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By Shaila Dani
Reprinted by permission from Bucks County Courier Times
Originally published in the April 30, 2005 edition
Liability issues won’t faze a new St. Mary Medical Center neurosurgeon.
He was born to do it. So a new neurosurgeon at a local hospital won’t allow a hostile national climate for high-risk doctors make him cynical about what he’s trained 15 years to do.
"I’m living my dream," said Dr. Mark McLaughlin, who came on board at St. Mary Medical Center in Middletown a few weeks ago. "It’s why I’m here on earth. I’m not going to let the liability issue scare me away."
Dr. Daniel Bursick, president of the Pennsylvania Neurosurgical Society, said state neurosurgeons typically pay from $80,000 to $240,000 annually for medical malpractice insurance. Ten years ago, between $50,000 and $60,000 was common, he said.
Pennsylvania medical malpractice insurance costs are higher than in many other states, said Bursick, though it’s a national problem that affects all doctors and especially obstetricians, neurosurgeons, emergency room physicians and other high-risk specialists.
The 39-year-old McLaughlin sat in a comfortable, high-backed chair in his new office at the hospital on a recent morning. He specializes in spine surgery and thinks the supportive chair is important for back health. The father of four who’s married to his college sweetheart said he’ll handle emergency room calls and high-risk procedures like brain tumor surgery in addition to spinal work.
A February article in the Journal of Neurosurgery on a study of neurosurgery workforce trends notes that national needs for neurosurgeons aren’t being met. Graphed data from the American Board of Neurological Surgeons indicates a dramatic decline in neurosurgeons since 1998.
The article also notes that some neurosurgeons are choosing "to exclude high-risk surgeries, focus on spine work, avoid emergency treatment, move practices to where the medical liability system is more stable, and retire early," in response to high medical malpractice insurance costs and frequent lawsuits.
"I don’t blame them, but I’m not going to be one of them," said McLaughlin, about doctors who are limiting their practices to reduce chances of being sued. He’s been sued twice so far, and does about 200 surgeries a year.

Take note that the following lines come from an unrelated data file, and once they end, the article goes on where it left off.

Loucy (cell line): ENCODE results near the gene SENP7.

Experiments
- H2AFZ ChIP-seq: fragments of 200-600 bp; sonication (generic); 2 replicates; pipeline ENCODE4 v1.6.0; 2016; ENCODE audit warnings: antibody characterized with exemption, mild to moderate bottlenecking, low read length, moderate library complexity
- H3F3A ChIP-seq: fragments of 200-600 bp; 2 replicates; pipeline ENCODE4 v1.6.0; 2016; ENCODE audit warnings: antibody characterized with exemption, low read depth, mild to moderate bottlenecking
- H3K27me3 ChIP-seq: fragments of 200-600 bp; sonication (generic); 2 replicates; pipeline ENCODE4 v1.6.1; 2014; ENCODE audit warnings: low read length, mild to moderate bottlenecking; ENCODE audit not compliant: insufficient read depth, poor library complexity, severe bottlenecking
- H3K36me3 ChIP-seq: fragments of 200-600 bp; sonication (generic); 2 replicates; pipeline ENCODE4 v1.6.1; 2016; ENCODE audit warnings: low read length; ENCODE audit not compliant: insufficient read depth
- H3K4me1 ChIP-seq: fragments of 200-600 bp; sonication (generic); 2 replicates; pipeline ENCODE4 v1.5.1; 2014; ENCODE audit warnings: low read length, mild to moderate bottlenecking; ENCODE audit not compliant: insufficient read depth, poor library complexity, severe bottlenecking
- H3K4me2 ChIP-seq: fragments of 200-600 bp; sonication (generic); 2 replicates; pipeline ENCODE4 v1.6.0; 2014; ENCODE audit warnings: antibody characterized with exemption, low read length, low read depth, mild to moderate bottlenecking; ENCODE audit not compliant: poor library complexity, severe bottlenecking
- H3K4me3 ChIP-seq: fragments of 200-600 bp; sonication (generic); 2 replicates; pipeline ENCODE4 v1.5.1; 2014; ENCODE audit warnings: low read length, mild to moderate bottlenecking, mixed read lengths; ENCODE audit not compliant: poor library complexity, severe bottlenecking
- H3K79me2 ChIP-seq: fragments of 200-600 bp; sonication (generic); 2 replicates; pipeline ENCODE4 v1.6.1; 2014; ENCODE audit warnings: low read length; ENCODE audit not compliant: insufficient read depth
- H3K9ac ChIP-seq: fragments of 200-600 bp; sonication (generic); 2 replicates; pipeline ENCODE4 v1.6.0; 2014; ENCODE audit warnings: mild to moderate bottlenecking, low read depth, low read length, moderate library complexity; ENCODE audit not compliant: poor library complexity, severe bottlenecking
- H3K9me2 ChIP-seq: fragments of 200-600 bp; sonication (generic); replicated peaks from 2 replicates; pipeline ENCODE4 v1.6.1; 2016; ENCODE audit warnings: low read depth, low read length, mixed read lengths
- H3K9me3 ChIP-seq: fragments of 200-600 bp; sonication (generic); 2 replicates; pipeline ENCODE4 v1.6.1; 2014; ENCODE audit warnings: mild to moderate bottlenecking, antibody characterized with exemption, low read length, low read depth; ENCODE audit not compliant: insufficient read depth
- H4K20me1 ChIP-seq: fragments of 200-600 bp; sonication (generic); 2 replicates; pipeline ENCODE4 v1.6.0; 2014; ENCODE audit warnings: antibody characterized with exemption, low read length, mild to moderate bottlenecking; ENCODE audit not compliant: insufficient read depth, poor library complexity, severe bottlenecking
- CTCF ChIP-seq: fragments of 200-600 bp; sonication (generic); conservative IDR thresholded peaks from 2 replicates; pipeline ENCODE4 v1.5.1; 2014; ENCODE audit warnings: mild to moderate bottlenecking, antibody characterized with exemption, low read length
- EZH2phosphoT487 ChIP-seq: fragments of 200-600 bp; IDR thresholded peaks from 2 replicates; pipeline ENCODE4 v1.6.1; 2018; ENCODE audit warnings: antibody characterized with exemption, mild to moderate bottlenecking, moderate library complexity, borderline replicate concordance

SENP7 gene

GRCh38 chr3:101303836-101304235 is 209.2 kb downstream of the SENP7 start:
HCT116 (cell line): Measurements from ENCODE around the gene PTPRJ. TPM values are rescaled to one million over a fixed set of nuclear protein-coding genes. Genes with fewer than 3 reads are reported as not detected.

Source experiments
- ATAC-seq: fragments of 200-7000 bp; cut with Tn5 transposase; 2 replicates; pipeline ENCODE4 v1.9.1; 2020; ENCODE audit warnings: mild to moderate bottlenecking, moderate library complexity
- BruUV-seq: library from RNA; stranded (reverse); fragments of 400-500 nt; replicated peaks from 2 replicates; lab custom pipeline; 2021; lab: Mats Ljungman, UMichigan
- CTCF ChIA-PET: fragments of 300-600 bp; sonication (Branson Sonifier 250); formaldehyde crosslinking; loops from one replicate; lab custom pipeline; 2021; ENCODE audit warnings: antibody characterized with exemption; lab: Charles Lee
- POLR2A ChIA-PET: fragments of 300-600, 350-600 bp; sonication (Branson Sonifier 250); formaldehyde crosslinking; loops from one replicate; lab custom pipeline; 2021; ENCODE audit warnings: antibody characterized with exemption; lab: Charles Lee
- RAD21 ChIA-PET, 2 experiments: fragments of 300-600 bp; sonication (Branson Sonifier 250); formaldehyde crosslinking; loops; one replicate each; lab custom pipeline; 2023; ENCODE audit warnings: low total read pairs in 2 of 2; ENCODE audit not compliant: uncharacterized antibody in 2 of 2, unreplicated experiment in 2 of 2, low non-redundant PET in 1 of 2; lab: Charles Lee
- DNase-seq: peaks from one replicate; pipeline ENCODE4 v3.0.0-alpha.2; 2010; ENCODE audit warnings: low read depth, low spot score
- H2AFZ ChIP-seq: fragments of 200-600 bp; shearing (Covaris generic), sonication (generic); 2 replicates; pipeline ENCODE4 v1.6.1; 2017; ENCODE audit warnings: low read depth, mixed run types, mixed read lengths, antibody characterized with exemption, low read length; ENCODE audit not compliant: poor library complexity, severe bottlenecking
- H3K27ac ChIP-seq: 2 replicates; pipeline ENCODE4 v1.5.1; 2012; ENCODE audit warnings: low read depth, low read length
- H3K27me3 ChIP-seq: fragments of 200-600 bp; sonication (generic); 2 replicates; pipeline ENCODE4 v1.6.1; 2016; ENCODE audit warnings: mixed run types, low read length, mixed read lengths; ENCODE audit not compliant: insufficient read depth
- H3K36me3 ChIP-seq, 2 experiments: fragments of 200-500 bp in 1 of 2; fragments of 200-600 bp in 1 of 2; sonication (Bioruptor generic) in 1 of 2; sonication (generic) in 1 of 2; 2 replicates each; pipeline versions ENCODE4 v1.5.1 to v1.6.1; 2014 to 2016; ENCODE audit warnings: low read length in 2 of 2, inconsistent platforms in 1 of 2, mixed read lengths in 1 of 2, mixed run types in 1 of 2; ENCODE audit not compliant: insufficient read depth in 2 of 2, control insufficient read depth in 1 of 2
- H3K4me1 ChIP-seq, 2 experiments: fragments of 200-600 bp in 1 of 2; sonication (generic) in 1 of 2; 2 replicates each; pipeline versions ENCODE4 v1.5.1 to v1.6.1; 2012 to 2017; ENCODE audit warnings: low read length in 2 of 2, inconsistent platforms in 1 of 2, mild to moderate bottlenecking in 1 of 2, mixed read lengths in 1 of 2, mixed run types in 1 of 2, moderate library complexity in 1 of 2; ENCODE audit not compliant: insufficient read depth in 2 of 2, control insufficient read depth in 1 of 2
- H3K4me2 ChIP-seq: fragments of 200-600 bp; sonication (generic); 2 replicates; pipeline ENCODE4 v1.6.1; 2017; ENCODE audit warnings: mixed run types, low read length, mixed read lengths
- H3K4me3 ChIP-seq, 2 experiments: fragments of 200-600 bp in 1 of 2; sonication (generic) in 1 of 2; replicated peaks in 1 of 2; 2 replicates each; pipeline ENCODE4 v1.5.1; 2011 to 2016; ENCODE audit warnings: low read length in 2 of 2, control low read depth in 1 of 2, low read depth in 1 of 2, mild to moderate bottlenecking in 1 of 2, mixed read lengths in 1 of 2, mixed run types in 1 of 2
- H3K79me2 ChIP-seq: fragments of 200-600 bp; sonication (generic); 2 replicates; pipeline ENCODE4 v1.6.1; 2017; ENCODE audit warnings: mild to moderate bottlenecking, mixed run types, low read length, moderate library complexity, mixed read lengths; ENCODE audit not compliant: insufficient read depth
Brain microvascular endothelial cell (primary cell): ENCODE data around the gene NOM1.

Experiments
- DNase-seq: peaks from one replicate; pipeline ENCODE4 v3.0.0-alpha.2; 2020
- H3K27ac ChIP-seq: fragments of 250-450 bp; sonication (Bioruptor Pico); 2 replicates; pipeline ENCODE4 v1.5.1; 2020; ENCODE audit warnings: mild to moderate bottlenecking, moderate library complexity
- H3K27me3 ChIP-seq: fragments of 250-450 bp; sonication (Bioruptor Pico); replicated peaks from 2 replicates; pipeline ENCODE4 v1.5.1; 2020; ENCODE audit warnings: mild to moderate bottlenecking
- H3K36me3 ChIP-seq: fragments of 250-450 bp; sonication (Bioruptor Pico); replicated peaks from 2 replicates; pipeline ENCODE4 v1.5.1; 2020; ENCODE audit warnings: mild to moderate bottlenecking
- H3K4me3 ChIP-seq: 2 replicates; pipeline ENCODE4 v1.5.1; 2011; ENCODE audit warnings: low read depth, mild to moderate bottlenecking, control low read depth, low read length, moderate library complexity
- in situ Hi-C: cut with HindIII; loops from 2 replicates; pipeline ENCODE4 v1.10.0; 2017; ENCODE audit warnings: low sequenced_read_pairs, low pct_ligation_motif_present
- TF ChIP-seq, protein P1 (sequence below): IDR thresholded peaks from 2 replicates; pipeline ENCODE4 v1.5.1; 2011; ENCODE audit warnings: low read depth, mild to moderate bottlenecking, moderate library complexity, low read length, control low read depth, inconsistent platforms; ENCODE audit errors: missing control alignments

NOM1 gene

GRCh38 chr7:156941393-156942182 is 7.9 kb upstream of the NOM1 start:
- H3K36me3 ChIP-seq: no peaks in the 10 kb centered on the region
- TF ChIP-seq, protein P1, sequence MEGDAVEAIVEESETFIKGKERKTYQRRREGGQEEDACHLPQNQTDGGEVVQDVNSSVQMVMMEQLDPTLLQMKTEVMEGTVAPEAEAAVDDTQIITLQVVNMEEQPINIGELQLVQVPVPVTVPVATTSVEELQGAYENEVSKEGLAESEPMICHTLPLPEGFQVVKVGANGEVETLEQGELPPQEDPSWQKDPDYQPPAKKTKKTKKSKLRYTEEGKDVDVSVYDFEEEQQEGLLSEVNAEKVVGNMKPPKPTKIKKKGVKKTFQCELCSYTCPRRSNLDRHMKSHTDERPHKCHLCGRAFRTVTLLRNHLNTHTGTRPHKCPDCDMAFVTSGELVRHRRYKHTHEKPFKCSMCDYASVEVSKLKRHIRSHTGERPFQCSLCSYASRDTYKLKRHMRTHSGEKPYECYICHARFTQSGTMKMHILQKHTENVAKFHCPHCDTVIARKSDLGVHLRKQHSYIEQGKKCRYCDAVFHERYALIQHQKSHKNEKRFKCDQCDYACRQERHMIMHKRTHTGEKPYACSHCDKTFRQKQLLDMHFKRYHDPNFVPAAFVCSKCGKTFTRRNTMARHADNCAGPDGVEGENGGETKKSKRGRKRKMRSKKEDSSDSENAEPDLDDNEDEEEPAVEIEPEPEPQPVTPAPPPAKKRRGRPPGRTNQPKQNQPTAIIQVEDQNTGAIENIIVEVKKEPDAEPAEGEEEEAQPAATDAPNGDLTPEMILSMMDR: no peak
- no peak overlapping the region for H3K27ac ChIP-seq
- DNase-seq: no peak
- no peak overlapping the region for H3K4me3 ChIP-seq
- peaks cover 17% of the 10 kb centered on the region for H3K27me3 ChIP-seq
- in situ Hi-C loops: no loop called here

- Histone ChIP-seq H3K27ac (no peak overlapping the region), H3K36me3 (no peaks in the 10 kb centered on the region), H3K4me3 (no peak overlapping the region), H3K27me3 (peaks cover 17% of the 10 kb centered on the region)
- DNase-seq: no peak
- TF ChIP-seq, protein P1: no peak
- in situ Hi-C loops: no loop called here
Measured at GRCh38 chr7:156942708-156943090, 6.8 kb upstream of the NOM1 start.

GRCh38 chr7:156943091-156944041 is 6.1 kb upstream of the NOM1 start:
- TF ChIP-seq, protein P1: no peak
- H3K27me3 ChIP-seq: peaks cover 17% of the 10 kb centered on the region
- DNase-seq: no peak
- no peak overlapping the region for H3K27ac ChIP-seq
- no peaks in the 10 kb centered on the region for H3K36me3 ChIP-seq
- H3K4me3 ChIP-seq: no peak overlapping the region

"If I see something I was trained well to do, I’ll do it," said the New Jersey resident. "If somebody’s going to sue me about that, it’s going to upset me, but I’m still going to do the right thing."
McLaughlin’s attitude is uncommon these days, said Bursick, who has about 150 neurosurgeons in his statewide organization.
"Get yourself sued two or three times," said Bursick, who practices at Mercy Hospital in Pittsburgh. "You’ll change your tune. It’s a very personal dagger, right in the heart, for most doctors when they get sued."
He said he no longer sees worker’s compensation patients after being sued by one, and said he and his five colleagues recently decided to stop seeing pediatric patients because of liability risks.
"You can be sued on a newborn up to 18 years later," noted Bursick. Limits on neurosurgical services have a direct effect on patients, he said, in the form of longer waits for care, and sometimes more serious consequences. In the past couple of years in Chester County, critical trauma patients have died while being transported to faraway hospitals for emergency neurosurgeon care, said Bursick, who said neurosurgeons in Pennsylvania are mostly concentrated in cities, which is a problem for rural areas.
Both Bursick and McLaughlin agree that caps on non-economic awards on malpractice suits are needed to check spiraling insurance costs. McLaughlin is sure the problem will be fixed because "common sense is going to prevail." Bursick is more skeptical.
"I don’t see any movement in our Legislature or on a national level to pass a cap," he said.
McLaughlin’s positive attitude and heartfelt interest in his chosen life’s work remains unaffected. He wanted to be a doctor from the age of 5, he said, and the University of Pittsburgh graduate believes Pennsylvania is a fine place to practice despite insurance and lawsuit issues. That was never a deterrent for him, he said.
"Nothing would have ever stopped me from becoming a doctor," said McLaughlin. "I wouldn’t discourage others from going into medicine."
LastUpdate: 2016-06-03 09:00:57